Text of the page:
Caroline, who lives locally to Exmoor and is President of the Campaign for National Parks, joins Julia Bradbury, TV presenter and co-founder of The Outdoor Guide – a free web resource for walkers, in supporting the appeal led by Exmoor National Park Authority and the Lyn Community Development Trust (LCDT).

The bridge once formed part of a favourite circular walk on the outskirts of Lynmouth, enjoyed by Caroline along with thousands of others seeking to experience the spectacular East Lyn Valley. It connects to the Middleham Memorial Gardens, created in memory of victims of the 1952 flood which destroyed much of Lynmouth, and featured in Julia Bradbury’s hit TV series Britain’s Best Walks.

Caroline Quentin, said: “Together we can build a new heritage bridge fit for the twenty-first century that will allow people of varying abilities to experience this enchanting ancient woodland and its unique heritage. For me deepening people’s enjoyment and understanding of our wonderful countryside is a big part of what National Parks are all about, which is why I’m delighted to get behind the cause.”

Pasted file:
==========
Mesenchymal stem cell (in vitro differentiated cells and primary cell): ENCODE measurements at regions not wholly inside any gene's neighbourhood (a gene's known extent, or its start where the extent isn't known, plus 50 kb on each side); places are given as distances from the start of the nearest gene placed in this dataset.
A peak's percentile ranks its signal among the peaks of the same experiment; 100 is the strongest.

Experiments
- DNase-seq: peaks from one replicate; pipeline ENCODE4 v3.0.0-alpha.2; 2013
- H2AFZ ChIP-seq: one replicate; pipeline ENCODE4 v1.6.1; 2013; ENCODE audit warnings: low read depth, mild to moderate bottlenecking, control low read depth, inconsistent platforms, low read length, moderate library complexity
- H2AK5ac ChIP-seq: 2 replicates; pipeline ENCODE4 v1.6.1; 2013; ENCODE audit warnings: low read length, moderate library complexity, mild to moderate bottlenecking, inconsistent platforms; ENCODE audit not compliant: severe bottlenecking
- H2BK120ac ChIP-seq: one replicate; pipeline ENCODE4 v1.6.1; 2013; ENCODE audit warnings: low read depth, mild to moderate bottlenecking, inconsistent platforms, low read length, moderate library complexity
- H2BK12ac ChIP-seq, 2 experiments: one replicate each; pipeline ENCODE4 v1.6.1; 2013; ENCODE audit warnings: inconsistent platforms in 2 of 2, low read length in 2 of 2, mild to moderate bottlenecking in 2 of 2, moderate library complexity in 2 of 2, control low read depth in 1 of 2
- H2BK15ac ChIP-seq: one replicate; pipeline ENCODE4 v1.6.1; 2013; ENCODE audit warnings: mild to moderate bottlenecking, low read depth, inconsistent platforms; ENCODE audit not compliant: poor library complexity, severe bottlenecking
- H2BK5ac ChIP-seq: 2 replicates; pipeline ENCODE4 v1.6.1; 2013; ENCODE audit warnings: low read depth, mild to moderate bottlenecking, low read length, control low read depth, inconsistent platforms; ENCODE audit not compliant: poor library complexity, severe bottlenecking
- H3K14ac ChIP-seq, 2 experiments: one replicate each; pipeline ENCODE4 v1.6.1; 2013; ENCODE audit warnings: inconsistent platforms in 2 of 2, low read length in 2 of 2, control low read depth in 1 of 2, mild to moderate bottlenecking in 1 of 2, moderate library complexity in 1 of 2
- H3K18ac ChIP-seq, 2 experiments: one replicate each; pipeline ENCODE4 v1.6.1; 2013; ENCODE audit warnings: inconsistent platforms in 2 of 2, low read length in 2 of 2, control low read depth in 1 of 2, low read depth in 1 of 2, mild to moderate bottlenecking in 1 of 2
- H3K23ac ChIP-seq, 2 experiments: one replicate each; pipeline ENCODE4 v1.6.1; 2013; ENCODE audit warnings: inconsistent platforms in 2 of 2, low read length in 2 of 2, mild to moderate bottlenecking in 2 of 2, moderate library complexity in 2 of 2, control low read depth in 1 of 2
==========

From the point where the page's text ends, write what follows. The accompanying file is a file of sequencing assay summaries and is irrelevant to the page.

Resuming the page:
Sarah Bryan, chief executive of Exmoor National Park Authority, said: “As the tourism season picks up, Exmoor is gearing up to welcome more than two million visitors. But in Lynmouth we feel there’s still one important thing missing, which is why we’re so grateful to Caroline for helping raise the profile of this important cause.

“This crossing has endured for more than a century. And with everyone’s help we hope to be able to replace it with a new heritage bridge built in solid Exmoor oak timber, putting this much-loved route back on the map for another generation.”

EXMOOR LAUNCHES NEW PLAN FOR THE FUTURE

Exmoor National Park’s future vision for the next five years was launched today, welcomed by Lord Gardiner of Kimble, Defra Minister for National Parks, in a video address at the Exmoor National Park Authority and Exmoor Society’s joint Spring Conference held in Dulverton Town Hall.